>
> It's hard to tell without more context, but for the one on the right,
> the clock face and the digital readout are @input colors, the highlighted
> bits are the highlight color, the Done button is the button styling,
> and the shaded area around the clock face is the same color as the
> button background.
>
> I need more context for the one on the right, show me an input field
> in the same scheme.

The one on the right has two "scrolley-wheels". You can flick up or
down to have the numbers cycle; the numbers in the middle (between the
two cyan bars) are the current values.

> The problem with this is you're not describing the roles that
> the colors play in the UI, you're describing what types of
> colors are available. What if my color scheme is light magenta
> with bright blue text and horizontal rules in dark gray? No
> OS designer will come up with that, it's too extreme for an OS,
> but a web page might.

That's fine.  Text vs background, the most important distinction, is
captured in the set of names I gave, so you could do that.  It might
not match your design exactly (the input might select the "light"
variant of your magenta rather than "normal", for example), but it'll
be close, and probably okay.

> You're also not giving the UA any information on spacing, on
> border thickness and radius, etc. Which in the OSX controls,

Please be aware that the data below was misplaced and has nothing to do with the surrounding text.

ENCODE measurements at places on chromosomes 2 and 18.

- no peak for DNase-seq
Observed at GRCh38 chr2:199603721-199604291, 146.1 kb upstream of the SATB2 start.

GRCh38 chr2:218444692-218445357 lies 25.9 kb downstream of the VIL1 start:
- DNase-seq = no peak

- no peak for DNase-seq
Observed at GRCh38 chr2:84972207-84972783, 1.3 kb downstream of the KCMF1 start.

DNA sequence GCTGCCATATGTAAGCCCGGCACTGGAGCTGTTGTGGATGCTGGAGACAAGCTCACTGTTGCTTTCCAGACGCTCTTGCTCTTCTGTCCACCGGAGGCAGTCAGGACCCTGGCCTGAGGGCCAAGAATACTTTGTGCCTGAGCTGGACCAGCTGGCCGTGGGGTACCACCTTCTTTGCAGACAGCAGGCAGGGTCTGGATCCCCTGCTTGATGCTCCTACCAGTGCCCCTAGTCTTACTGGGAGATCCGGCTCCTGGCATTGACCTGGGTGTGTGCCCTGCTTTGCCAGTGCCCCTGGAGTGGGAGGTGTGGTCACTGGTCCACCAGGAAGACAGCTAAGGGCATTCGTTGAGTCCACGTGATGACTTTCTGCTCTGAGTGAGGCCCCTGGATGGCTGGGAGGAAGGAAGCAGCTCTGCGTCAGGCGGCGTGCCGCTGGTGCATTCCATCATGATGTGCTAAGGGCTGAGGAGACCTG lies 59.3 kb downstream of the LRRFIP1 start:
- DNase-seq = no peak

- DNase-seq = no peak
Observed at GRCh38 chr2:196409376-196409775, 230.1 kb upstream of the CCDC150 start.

> they might not use (and just focus on colors and fonts), but
> in the Android case they might want to apply.

I actually highly doubt they'd want to.  Android is currently on a
Material Design kick, which specifies a bunch of that stuff pretty
precisely.  Integrating a page's color into it is pretty easy, but
changing other aspects of the design probably wouldn't fly.

> E.g. the Android UA could take the border color and thickness
> from the button style, but apply it as collapsed borders across
> the top/middle in the Cancel / Set pair and ignore the border
> radius. Or apply the button's border radius to the dialog box
> and not the buttons themselves.
>
> The point is, we're giving the UA's theme designer a prototype
> of an input field and a button and a selected item, and their
> job is to extrapolate the rest of the controls to match that
> scheme, in whatever way makes sense. We might need one or two
> more prototypes, but controls are not endlessly variant: they
> are designed to look as a set, so the characteristics of one
> control are ported to the rest.
>
> Basically, to implement this, a UA chrome designer would need
> to get handed a bunch of different settings and figure out how
> they would extrapolate if s/he were to design the full set of
> controls from that starting point. And then work with the
> implementers to generalize those rules, using whatever info
> was deemed extrapolatable and ignoring the rest.

Hm, okay. I could be convinced of this, with some more examples.
Let's start by taking screenshots of as many inputs in as many OSes as
possible, and collecting them somewhere.  I've started a css-forms
ideas doc in the repo, feel free to contribute more to it.
Received on Friday, 30 January 2015 23:46:29 UTC